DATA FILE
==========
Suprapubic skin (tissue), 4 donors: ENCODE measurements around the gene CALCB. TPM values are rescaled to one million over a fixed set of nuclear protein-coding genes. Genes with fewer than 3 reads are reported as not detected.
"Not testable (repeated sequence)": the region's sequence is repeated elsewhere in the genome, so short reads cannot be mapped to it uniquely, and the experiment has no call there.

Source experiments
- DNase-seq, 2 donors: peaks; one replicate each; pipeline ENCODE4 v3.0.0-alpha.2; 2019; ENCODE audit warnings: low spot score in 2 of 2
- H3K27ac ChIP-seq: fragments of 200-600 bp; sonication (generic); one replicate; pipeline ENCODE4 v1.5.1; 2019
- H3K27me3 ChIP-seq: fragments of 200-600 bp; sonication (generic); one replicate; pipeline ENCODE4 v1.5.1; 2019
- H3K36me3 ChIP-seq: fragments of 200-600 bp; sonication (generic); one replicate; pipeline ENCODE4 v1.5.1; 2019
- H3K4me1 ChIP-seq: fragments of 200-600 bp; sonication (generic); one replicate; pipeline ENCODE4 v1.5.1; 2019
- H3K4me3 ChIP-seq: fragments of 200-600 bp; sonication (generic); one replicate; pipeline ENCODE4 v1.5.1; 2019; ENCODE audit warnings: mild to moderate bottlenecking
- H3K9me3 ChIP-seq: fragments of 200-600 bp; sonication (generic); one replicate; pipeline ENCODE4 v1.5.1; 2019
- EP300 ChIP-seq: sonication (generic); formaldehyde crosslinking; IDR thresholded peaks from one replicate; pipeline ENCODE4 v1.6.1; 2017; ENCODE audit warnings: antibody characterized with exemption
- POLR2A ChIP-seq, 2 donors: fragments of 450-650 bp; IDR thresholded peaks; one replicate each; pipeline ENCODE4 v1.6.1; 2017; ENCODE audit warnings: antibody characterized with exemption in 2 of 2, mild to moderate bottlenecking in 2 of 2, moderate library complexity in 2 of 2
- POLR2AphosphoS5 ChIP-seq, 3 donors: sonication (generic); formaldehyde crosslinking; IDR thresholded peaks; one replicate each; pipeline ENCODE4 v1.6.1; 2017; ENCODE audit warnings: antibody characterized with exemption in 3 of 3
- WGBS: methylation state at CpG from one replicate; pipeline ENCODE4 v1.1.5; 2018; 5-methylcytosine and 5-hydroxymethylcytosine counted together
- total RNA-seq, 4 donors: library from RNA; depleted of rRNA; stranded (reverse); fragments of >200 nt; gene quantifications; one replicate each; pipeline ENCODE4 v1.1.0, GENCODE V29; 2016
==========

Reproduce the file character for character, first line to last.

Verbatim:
Suprapubic skin (tissue), 4 donors: ENCODE measurements around the gene CALCB. TPM values are rescaled to one million over a fixed set of nuclear protein-coding genes. Genes with fewer than 3 reads are reported as not detected.
"Not testable (repeated sequence)": the region's sequence is repeated elsewhere in the genome, so short reads cannot be mapped to it uniquely, and the experiment has no call there.

Source experiments
- DNase-seq, 2 donors: peaks; one replicate each; pipeline ENCODE4 v3.0.0-alpha.2; 2019; ENCODE audit warnings: low spot score in 2 of 2
- H3K27ac ChIP-seq: fragments of 200-600 bp; sonication (generic); one replicate; pipeline ENCODE4 v1.5.1; 2019
- H3K27me3 ChIP-seq: fragments of 200-600 bp; sonication (generic); one replicate; pipeline ENCODE4 v1.5.1; 2019
- H3K36me3 ChIP-seq: fragments of 200-600 bp; sonication (generic); one replicate; pipeline ENCODE4 v1.5.1; 2019
- H3K4me1 ChIP-seq: fragments of 200-600 bp; sonication (generic); one replicate; pipeline ENCODE4 v1.5.1; 2019
- H3K4me3 ChIP-seq: fragments of 200-600 bp; sonication (generic); one replicate; pipeline ENCODE4 v1.5.1; 2019; ENCODE audit warnings: mild to moderate bottlenecking
- H3K9me3 ChIP-seq: fragments of 200-600 bp; sonication (generic); one replicate; pipeline ENCODE4 v1.5.1; 2019
- EP300 ChIP-seq: sonication (generic); formaldehyde crosslinking; IDR thresholded peaks from one replicate; pipeline ENCODE4 v1.6.1; 2017; ENCODE audit warnings: antibody characterized with exemption
- POLR2A ChIP-seq, 2 donors: fragments of 450-650 bp; IDR thresholded peaks; one replicate each; pipeline ENCODE4 v1.6.1; 2017; ENCODE audit warnings: antibody characterized with exemption in 2 of 2, mild to moderate bottlenecking in 2 of 2, moderate library complexity in 2 of 2
- POLR2AphosphoS5 ChIP-seq, 3 donors: sonication (generic); formaldehyde crosslinking; IDR thresholded peaks; one replicate each; pipeline ENCODE4 v1.6.1; 2017; ENCODE audit warnings: antibody characterized with exemption in 3 of 3
- WGBS: methylation state at CpG from one replicate; pipeline ENCODE4 v1.1.5; 2018; 5-methylcytosine and 5-hydroxymethylcytosine counted together
- total RNA-seq, 4 donors: library from RNA; depleted of rRNA; stranded (reverse); fragments of >200 nt; gene quantifications; one replicate each; pipeline ENCODE4 v1.1.0, GENCODE V29; 2016